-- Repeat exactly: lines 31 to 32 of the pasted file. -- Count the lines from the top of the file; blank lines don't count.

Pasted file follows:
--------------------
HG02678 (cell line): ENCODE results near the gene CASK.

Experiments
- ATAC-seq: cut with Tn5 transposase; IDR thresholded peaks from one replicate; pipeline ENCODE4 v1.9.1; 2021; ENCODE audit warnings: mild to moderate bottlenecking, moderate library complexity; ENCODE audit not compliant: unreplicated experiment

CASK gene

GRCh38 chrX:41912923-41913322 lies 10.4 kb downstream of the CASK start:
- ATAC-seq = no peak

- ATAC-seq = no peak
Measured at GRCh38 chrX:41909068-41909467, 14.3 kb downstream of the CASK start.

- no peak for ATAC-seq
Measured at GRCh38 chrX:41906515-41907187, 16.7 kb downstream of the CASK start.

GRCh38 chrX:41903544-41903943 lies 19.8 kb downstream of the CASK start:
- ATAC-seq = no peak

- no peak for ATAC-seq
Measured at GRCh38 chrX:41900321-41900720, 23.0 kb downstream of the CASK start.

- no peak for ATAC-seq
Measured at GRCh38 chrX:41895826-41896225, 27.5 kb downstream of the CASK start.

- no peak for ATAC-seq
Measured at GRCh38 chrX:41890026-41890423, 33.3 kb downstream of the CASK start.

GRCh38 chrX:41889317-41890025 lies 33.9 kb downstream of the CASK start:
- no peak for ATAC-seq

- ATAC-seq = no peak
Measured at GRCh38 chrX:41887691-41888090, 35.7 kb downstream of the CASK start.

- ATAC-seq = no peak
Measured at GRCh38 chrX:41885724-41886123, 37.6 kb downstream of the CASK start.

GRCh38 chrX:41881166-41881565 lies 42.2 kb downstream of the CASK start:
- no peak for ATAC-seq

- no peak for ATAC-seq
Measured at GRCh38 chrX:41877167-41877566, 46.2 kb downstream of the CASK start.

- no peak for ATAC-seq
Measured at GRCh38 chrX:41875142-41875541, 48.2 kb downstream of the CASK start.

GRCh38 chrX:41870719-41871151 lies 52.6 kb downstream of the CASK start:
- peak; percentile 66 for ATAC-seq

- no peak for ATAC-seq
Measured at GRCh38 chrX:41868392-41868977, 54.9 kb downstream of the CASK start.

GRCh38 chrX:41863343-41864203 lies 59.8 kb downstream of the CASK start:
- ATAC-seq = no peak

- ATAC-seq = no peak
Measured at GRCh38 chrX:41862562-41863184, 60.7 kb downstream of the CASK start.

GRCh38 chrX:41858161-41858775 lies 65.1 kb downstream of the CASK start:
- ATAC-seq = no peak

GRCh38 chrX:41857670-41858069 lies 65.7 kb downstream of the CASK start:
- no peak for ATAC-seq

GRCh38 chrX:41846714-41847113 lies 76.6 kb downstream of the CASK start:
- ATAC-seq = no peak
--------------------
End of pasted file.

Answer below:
GRCh38 chrX:41870719-41871151 lies 52.6 kb downstream of the CASK start:
- peak; percentile 66 for ATAC-seq